Three years ago, I wrote a column defending Lance Armstrong from allegations that he was using performance-enhancing drugs.

Now, after he decided to drop his fight against those who claimed he was doping, I’m not sure where I stand.

While it appears there is a lot of evidence against him, it would be hard to argue that he’s been treated fairly or could expect a fair trial.

Last week, Armstrong made the decision to drop his fight over the allegations that he had used performance-enhancing drugs during his career. As a result, he was stripped of his seven Tour de France titles and banned for life from racing.

Whether he is innocent or not is something that I’ve thought a lot about recently. Given the current situation, I don’t think it possible to know for sure what the truth is. Teammates have come out and said they’d seen him doping, and the US Anti-Doping Agency has been after him for years, but there is no concrete proof. He’s never tested positive, and a few years ago, he was the most-tested athlete in the world.

I think when he announced he would no longer contest the charges, a lot of people took it as an admission of guilt, but, thinking about it, I couldn’t blame him for giving up. These charges have followed him for years. I can’t imagine what it would be like to have such a heavy charge hanging over my head for so long, thinking about how many hours he has sacrificed to answer questions about it, fighting charges, and how emotionally draining that must be.

It also seems that in many people’s minds, he has already been confirmed guilty. A lot of people I’ve talked to about Armstrong doubt that he could be innocent, despite the fact that there hasn’t been a failed drug test or anything concrete against him.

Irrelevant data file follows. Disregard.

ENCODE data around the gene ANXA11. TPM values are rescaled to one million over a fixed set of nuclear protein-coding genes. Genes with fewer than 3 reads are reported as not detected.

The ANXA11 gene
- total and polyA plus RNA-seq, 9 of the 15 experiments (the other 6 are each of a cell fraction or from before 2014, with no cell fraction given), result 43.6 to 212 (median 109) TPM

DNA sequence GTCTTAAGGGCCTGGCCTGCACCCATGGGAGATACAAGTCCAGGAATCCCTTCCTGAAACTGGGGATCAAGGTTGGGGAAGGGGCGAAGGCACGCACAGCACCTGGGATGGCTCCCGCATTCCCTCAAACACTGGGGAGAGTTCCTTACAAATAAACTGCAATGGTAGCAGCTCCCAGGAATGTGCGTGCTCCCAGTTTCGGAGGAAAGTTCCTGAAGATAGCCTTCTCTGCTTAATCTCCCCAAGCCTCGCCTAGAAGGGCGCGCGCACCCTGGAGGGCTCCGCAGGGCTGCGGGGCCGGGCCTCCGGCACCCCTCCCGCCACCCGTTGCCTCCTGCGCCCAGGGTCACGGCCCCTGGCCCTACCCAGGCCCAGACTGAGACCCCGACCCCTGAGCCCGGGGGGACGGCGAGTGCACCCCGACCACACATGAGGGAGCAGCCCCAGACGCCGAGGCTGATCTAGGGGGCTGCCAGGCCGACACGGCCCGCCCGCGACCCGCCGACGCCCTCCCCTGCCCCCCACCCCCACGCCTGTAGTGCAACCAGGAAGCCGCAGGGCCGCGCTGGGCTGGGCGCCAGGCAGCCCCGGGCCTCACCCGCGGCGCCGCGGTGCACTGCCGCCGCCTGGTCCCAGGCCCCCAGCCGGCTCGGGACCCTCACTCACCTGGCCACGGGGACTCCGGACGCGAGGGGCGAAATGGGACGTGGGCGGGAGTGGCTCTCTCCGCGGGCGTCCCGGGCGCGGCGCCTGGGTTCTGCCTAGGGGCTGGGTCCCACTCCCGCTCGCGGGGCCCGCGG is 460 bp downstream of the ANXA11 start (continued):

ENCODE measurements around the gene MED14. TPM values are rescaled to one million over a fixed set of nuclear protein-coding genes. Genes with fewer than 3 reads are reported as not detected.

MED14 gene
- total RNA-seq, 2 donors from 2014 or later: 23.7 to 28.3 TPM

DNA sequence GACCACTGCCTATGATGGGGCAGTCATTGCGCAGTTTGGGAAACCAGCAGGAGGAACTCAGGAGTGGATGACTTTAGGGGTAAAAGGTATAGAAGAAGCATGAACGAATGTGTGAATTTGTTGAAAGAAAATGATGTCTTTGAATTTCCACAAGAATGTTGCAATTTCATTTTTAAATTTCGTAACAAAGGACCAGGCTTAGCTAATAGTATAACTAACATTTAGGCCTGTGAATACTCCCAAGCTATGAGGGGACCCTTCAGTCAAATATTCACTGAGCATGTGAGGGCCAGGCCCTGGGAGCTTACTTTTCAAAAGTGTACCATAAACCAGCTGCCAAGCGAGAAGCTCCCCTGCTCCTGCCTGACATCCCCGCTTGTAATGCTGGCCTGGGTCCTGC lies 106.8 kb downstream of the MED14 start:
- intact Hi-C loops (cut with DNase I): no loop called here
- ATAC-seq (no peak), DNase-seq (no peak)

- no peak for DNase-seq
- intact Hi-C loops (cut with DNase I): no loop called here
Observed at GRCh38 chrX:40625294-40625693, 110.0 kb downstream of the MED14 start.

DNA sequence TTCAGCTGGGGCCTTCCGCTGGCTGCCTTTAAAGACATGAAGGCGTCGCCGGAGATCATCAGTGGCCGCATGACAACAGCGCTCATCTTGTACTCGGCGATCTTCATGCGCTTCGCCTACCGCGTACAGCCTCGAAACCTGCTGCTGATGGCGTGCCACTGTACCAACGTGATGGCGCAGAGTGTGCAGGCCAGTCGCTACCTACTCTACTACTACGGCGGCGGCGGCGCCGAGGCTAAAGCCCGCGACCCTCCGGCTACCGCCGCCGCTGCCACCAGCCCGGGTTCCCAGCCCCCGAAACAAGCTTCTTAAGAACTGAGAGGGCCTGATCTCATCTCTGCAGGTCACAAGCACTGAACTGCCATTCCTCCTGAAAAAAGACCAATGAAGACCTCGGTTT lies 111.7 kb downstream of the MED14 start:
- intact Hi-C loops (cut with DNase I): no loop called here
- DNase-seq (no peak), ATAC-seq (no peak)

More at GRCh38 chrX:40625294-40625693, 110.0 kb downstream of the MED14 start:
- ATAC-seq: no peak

I honestly don’t know at this point who is right. There’s a part of me that has trouble believing he could be guilty since he’s been tested more than anyone else and has always come out clean. While some teammates have said they saw him doping, it’s hard to say he’s guilty for sure.

His act of ending his fight against the Anti-Doping Agency isn’t an admission of guilt. He said that it’s just become too much for him, and enough is enough. Armstrong also said that he feels there’s no way he could get a fair trial now, and I believe that is correct.

I’m honestly not sure if we’ll ever know the truth of whether or not he doped. The situation is messy, especially currently, when it seems most recent winners or top finishers of the Tour de France have in some way been linked with doping.

The thing I hope the most is that Lance finds some peace. If he did dope, I’d hope he would have the courage to come forward and admit it. If he is innocent, like he has so often claimed, I hope he can put this mess behind him now and enjoy retirement with a clear conscience.

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